Shanghai to set aside public housing for young teachers and doctors to halt brain drain
Move comes as high living costs, including house prices, have led to many graduates with master’s or PhD degrees moving to work away from city
Shanghai will set aside public housing for young teachers and medical professionals in a bid to keep such talented people living in the expensive city, its deputy mayor said.
“High living costs, including house prices, have affected the introduction of education and medical talents,” Weng Tiehui, a vice-mayor for education and health, was quoted as saying by the Shanghai-based news portal Thepaper.cn.
“Many graduates with master’s or PhD degrees are enticed away by regions near to Shanghai. It’s largely due to home prices being too high here,” Weng said at the city’s ongoing annual political advisers’ meeting.
Junior teachers and doctors can generally earn less than 10,000 yuan (HK$11,260) a month, although that is still above the city’s average monthly income of 6,000 yuan.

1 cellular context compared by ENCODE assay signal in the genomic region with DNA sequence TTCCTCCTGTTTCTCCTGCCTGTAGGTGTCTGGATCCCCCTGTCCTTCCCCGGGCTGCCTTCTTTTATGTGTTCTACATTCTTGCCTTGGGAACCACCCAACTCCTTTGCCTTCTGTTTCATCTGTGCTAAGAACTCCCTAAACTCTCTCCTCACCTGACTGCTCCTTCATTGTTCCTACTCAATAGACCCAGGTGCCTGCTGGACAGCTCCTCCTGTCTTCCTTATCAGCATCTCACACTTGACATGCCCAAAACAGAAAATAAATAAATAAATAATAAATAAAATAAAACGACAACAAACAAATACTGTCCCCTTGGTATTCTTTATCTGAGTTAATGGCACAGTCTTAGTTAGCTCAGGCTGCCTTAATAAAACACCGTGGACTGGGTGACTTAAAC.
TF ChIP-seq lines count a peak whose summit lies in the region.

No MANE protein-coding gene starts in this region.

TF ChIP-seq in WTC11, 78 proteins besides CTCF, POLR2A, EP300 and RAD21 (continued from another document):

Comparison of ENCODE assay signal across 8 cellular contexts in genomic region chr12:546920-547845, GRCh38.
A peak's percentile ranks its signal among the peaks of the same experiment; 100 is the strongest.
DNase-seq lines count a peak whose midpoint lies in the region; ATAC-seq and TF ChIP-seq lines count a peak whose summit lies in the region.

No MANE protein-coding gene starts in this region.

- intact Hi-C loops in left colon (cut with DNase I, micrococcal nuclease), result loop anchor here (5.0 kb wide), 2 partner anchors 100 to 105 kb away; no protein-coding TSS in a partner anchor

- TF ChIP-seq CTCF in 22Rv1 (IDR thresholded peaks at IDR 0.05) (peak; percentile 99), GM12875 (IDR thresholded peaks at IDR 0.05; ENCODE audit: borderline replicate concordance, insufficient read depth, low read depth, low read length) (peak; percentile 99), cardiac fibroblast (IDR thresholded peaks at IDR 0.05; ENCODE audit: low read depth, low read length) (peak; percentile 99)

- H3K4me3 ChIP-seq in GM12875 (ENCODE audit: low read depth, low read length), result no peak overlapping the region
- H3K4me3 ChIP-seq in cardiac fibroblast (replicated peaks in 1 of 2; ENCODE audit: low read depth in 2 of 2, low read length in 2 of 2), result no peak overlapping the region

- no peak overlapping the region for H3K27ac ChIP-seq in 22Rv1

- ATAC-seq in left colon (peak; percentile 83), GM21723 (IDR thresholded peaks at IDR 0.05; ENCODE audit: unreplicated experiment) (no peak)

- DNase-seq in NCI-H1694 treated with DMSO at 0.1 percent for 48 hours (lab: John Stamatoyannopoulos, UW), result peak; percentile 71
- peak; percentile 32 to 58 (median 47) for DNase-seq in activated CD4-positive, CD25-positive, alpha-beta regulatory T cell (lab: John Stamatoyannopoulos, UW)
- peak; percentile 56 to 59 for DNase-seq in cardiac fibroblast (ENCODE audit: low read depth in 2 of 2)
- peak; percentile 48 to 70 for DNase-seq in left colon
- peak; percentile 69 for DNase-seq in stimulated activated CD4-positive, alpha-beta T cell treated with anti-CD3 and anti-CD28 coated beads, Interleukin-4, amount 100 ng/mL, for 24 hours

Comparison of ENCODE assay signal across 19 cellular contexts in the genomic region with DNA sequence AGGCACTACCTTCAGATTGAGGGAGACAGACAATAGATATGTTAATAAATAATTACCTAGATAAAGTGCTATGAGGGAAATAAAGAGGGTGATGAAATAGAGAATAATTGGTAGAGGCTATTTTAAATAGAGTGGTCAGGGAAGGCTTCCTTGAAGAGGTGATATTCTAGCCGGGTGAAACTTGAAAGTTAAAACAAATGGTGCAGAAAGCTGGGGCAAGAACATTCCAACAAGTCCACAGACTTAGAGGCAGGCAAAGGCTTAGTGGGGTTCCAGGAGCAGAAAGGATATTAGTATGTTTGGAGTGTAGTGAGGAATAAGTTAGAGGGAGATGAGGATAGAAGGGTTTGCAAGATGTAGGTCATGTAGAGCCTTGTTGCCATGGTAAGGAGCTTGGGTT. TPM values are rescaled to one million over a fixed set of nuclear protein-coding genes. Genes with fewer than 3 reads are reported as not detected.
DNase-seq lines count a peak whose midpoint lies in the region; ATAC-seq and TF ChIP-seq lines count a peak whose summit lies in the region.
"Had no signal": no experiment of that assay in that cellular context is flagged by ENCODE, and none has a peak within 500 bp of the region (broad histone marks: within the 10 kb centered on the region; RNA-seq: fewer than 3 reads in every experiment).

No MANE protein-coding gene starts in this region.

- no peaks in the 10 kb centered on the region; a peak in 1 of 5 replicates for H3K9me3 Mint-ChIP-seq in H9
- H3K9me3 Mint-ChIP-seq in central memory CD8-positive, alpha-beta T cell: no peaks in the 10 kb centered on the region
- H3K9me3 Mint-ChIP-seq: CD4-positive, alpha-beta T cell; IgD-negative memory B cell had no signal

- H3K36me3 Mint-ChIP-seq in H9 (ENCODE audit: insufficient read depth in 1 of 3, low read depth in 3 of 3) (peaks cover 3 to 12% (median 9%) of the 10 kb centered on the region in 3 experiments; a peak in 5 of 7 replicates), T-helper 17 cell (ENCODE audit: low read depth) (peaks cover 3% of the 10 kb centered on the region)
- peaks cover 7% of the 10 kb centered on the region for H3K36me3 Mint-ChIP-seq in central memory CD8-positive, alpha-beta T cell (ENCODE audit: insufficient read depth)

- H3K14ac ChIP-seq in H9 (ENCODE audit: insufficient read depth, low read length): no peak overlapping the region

Some districts in Shanghai have already adopted a subsidised housing policy to compete for young talent.
In 2009, Jiading district allowed “highly educated talents” to buy apartments measuring about 70-90 sq metres for a price that was 60 per cent of the market value.
Weng said the municipal government would align itself with the urban construction and housing authority and district governments to promote public rented properties among teachers and doctors this year.
More public rented homes would be turned into accommodation for young teachers or young medical staff to rent, according to the report.
Weng also proposed the rental period should be prolonged so that teachers and doctors could save up their income so they could afford to buy a home in Shanghai.
The report did not mention precise statistics about the severity of brain drain among young people in the city. But amid other factors, such as an ageing population and low birthrate, Shanghai’s population decreased in 2015 by 104,000 to 24.2 million, the first fall since 2000, according to the city’s statistics bureau.